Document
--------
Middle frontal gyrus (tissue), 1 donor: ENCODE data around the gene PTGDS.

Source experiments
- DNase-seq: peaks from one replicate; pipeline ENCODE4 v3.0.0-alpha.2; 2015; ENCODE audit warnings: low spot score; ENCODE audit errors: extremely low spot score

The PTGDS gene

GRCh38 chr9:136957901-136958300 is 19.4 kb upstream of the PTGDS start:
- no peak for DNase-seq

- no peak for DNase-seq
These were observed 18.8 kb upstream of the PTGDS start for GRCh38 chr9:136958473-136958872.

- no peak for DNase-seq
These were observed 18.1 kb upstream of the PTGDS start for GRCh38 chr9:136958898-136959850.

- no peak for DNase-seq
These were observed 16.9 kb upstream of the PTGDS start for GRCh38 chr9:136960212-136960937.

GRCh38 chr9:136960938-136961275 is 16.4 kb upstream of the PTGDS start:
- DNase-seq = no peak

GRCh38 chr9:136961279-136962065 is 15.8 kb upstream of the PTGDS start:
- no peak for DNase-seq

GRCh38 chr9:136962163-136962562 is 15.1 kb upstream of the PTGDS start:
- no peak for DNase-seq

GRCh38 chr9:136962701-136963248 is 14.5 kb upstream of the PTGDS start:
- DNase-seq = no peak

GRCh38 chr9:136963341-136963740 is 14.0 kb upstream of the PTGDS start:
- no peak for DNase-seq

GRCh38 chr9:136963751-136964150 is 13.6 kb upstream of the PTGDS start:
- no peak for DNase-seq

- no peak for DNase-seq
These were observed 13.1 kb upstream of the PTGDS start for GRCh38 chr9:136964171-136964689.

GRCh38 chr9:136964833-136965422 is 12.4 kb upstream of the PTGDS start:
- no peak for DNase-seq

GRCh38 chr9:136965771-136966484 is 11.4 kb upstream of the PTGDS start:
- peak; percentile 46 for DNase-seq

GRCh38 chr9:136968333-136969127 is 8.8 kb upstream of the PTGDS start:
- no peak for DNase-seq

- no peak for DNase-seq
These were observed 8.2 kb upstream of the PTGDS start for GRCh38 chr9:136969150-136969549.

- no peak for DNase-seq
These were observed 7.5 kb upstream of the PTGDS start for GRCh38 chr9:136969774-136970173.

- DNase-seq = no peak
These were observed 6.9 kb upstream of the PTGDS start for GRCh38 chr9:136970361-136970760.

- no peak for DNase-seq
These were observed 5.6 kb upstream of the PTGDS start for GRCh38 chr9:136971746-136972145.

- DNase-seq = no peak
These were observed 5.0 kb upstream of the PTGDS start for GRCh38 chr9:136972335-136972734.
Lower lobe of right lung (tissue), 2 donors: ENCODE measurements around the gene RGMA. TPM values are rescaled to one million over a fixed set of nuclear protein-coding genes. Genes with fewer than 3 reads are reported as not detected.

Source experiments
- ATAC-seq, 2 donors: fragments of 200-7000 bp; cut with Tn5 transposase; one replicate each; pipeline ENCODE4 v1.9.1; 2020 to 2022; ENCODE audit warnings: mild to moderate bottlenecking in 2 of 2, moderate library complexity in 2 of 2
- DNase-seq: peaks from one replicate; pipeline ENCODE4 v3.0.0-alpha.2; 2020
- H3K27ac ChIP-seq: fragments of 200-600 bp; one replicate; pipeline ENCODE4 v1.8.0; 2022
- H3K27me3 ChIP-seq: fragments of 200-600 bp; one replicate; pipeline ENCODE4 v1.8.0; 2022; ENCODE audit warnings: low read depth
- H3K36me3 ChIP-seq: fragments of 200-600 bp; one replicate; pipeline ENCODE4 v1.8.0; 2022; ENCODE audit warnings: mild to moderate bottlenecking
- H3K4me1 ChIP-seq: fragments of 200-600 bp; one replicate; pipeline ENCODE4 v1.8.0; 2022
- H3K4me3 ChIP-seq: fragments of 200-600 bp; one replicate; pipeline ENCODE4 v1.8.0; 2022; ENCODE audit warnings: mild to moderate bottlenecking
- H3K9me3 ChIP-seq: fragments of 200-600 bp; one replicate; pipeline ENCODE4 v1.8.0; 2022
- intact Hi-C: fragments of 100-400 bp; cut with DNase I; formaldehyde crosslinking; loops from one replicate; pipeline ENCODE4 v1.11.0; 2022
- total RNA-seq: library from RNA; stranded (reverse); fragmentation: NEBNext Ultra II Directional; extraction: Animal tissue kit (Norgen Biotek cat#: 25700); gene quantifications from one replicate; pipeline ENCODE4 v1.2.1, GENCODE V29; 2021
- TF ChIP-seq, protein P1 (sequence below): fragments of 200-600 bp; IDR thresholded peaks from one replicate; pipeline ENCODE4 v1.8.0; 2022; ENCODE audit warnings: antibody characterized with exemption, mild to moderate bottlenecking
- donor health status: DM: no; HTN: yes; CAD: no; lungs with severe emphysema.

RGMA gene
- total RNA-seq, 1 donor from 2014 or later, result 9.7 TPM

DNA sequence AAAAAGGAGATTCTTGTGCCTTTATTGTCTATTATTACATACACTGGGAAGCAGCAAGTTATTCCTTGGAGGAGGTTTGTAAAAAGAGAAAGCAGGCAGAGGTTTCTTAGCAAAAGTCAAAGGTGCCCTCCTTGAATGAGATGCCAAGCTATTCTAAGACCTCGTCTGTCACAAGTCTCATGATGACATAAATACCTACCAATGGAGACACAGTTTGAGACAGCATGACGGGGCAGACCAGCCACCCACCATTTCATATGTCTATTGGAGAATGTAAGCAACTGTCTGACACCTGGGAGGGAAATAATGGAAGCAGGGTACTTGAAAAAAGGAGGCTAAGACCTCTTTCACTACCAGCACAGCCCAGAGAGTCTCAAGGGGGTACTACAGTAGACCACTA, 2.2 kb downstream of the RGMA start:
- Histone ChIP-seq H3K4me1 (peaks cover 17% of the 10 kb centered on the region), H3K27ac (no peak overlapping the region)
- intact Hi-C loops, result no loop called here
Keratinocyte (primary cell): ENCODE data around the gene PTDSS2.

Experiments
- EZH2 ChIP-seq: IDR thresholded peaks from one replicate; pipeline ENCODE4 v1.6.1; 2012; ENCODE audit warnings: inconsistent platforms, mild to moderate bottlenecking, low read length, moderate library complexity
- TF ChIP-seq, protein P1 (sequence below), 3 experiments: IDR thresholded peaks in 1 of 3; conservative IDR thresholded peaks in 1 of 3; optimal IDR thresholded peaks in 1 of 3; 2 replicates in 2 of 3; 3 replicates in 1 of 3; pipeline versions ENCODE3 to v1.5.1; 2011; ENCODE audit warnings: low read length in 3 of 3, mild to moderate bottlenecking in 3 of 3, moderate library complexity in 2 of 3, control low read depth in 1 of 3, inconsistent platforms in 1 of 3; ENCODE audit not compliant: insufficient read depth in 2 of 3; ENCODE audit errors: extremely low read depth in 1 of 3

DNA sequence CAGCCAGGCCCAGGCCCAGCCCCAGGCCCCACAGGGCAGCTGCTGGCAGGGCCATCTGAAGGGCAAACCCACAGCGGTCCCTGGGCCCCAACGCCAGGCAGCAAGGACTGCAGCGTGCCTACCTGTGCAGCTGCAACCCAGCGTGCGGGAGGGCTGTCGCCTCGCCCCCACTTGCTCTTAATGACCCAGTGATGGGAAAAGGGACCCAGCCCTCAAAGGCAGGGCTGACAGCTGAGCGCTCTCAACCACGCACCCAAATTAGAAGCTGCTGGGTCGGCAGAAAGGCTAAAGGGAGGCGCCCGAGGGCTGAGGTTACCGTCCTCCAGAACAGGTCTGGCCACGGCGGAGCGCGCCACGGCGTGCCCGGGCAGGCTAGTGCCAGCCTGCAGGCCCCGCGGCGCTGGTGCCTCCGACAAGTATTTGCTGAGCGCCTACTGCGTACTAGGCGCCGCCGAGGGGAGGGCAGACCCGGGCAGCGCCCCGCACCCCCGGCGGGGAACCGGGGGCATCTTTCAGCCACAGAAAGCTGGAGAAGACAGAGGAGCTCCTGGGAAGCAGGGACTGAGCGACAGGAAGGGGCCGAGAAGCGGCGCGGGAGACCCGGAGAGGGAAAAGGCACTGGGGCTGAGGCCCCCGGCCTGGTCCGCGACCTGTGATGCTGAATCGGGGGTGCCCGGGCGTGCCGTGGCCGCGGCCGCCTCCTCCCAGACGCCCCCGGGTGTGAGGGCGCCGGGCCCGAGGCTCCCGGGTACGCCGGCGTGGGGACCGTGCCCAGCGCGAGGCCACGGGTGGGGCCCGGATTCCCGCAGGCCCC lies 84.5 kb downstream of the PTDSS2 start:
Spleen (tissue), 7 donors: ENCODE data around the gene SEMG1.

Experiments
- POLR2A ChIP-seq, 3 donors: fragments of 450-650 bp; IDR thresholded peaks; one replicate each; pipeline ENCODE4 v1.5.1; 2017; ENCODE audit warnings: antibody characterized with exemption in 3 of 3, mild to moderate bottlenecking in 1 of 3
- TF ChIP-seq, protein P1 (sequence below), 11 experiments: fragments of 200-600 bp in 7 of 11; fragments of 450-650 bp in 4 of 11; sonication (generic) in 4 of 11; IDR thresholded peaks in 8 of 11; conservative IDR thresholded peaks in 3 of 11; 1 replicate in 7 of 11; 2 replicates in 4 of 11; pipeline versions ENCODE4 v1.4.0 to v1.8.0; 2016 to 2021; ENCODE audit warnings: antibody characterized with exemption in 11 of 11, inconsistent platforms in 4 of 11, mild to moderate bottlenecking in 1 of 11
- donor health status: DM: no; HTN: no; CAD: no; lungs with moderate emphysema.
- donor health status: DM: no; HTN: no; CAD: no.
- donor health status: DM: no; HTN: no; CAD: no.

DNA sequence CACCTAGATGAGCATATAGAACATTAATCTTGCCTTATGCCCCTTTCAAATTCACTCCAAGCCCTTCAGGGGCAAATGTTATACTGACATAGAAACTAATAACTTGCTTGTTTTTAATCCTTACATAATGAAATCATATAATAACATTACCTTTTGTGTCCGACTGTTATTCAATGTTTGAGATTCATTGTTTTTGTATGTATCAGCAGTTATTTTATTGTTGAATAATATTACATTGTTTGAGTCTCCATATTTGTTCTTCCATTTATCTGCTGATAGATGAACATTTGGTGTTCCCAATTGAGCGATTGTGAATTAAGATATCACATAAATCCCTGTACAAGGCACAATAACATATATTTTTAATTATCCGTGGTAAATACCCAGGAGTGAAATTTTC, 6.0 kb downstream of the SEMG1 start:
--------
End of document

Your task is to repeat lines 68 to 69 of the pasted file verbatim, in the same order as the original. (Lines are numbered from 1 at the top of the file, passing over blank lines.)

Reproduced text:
Experiments
- POLR2A ChIP-seq, 3 donors: fragments of 450-650 bp; IDR thresholded peaks; one replicate each; pipeline ENCODE4 v1.5.1; 2017; ENCODE audit warnings: antibody characterized with exemption in 3 of 3, mild to moderate bottlenecking in 1 of 3